I set a few slips of money in her jar and was practically speechless by her appearance — neat and clean and not on the street long from what I could tell. I could think of nothing to say except: “Whatever you’re going through, this isn’t forever.”

She beamed. She quietly said, “Thank you.” She was not used to begging for money from strangers. 

I took the rest of the staircase, willing myself to not look back at Iris. I felt Iris to my core but even her glow was quickly eclipsed by the sight of the Old Park Church outside the T station. 

The outside of the church has on nearly three sides several shallow, wide steps leading up to a large landing before the main entrance to the building. On these steps, neatly stacked, were at least fifty homeless people, bundled and ready to sleep. I started for a minute. I wondered if there was a hierarchy, if there were friends or families staying together, if there was a morning meal at the church they awaited, or an evening one just finished. I wondered if their loved ones knew where they were. If they were missed. If someone loved them who would take them if they could, or if, like me, everyone older and/or wiser who loved them is gone. 


Before that, I met my Boston director, Laurie. She has lots of ideas to make TFOJB more than just a show. Boston is the perfect place to write more of the story of TFOJB. We’re making connections with people who have actually served, visited and talked with people who are homeless in Boston. Whether we get their stories on film or video for a part of the show, the cast, crew and audience goes out to them in the night, or we do something even more incredible, TFOJB is gifted with a Boston director who will make it come alive, onstage and off.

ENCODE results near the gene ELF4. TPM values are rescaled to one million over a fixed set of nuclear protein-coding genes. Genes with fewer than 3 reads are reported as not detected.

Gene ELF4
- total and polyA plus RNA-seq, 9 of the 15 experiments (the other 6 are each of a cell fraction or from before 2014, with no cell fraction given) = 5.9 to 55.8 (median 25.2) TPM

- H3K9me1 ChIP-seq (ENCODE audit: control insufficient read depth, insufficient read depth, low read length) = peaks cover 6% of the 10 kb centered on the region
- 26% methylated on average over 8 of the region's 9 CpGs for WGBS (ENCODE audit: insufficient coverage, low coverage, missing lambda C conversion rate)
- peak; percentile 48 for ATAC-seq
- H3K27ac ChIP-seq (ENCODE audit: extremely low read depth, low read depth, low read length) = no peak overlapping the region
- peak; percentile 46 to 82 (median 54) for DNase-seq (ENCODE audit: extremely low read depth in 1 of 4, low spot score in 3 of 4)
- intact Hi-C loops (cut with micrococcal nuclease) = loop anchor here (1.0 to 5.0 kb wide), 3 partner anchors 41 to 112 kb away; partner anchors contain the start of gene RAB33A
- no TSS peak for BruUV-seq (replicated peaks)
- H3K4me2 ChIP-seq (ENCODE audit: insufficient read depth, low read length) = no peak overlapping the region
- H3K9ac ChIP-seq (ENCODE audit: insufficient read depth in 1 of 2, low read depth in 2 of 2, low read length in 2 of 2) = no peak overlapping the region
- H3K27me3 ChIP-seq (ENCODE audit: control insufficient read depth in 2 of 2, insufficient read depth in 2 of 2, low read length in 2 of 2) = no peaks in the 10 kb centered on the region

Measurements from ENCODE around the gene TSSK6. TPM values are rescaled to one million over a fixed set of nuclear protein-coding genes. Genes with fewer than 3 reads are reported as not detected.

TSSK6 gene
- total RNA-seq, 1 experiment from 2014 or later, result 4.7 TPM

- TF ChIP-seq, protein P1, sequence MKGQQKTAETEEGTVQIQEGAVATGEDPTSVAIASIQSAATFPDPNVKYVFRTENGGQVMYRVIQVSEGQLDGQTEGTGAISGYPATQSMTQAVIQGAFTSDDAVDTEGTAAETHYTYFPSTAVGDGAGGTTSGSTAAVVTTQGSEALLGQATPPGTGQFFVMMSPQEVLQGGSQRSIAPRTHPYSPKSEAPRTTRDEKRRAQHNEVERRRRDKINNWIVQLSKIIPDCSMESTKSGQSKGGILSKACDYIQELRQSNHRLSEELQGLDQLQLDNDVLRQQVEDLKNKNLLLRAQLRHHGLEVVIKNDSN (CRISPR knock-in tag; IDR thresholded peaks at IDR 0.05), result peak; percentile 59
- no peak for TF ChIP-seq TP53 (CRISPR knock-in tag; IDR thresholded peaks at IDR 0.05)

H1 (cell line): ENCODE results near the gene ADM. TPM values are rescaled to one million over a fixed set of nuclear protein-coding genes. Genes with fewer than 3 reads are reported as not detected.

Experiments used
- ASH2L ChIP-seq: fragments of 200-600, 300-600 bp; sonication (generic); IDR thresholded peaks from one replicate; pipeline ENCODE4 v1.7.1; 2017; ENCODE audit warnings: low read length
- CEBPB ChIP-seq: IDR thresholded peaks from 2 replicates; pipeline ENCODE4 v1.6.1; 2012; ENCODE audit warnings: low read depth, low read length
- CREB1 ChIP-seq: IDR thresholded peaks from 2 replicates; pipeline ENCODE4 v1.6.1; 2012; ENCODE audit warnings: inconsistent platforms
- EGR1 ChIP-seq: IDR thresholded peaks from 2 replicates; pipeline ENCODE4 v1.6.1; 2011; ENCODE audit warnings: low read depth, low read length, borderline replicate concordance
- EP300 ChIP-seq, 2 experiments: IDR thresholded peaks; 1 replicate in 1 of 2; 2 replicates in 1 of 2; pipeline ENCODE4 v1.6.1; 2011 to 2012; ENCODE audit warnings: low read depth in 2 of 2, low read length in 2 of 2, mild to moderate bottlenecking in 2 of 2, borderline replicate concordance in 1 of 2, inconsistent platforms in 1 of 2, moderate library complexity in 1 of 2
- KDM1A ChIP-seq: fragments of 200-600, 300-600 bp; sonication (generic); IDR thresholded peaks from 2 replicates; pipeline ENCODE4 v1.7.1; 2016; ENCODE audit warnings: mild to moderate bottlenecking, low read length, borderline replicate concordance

We’ve been in contact with a major financier in Boston, but few shows are single-handedly produced. We need people wealthy with time, with talent, and with a gathering of funds to create with us. 

Are you in? 

Meet Matty Haze and Libby Seton in the new web show UNPAID

You heard about the lack of water in a huge swath of Detroit? They shut off tens of thousands of people because they didn’t pay their bills. Fine. But even those who paid their bills weeks ago are still without water. Either they want certain residents to leave Detroit (and go where?) or they want to have a Urinetown situation on their hands.

No water in Detroit

It’s not just water. Some have a vision to make food so outrageously expensive that we don’t even need to eat simple foods anymore — we can just choke down soylent green. I’d personally prefer to eat cake, thanks.

For-profit corporations have opened charter schools at the edge of certain neighborhoods and opted to not provide transportation. The result is a flight of middle class families out of what were diverse-income neighborhood schools.